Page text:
Ben Smith and Samuel Whitelock
The All Blacks versus Italy match was never going to be postponed and played at a later date, World Rugby confirmed today. This is contrary to reports out of the UK that the All Blacks were offered the option of playing the Italians on Monday, after Typhoon Hagibis had been forecast to have left the Japanese east coast.
"Monday was not on the cards. We have to treat all teams/matches fairly, not the few, and that was central to our contingency plans process relating to a dynamic and complex adverse weather situation." said a statement from World Rugby.
The powerful storm is expected to make landfall sometime on Saturday, and rugby games are not the only thing being affected. The Shinkansen bullet train service that runs from Tokyo has been suspended tomorrow, meaning massive travel disruptions for many locals and tourists alike.
Japan Airlines will cancel at least 90 percent of domestic flights to and from Tokyo's Haneda and Narita Airports, while it is likely that the city’s train services will also grind to a halt.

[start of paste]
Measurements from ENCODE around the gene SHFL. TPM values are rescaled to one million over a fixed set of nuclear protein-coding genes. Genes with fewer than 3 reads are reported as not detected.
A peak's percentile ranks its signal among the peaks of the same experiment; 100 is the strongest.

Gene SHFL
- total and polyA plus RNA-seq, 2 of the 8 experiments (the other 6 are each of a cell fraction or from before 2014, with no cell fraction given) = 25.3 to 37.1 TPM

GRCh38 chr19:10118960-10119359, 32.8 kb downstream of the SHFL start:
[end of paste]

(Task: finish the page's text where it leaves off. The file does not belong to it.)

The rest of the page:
Japanese prime minister Shinzo Abe has said that
“The government is strengthening its vigilance against the typhoon. For Typhoon Faxai, the Abe administration was accused of holding no meeting of related ministers before or after its landfall.
"On Thursday, the government held a disaster management meeting among officials from ministries and agencies concerned, confirming related matters such as dispatching personnel to local governments and securing emergency power sources in the event of outages."
Faxai, which hit Japan last month, killed three people and injured 147. Almost 400,000 were evacuated from their homes.
Meanwhile, the All Blacks have spent today moving away from their hotel in Tokyo Bay and into the city. Captain Kieran Read said that the team will stay indoors throughout Saturday and resume training if the weather improves on Sunday.
Their potential quarterfinal opponents meet on Sunday, however the fate of the Japan versus Scotland game hangs in the balance of the typhoon’s path.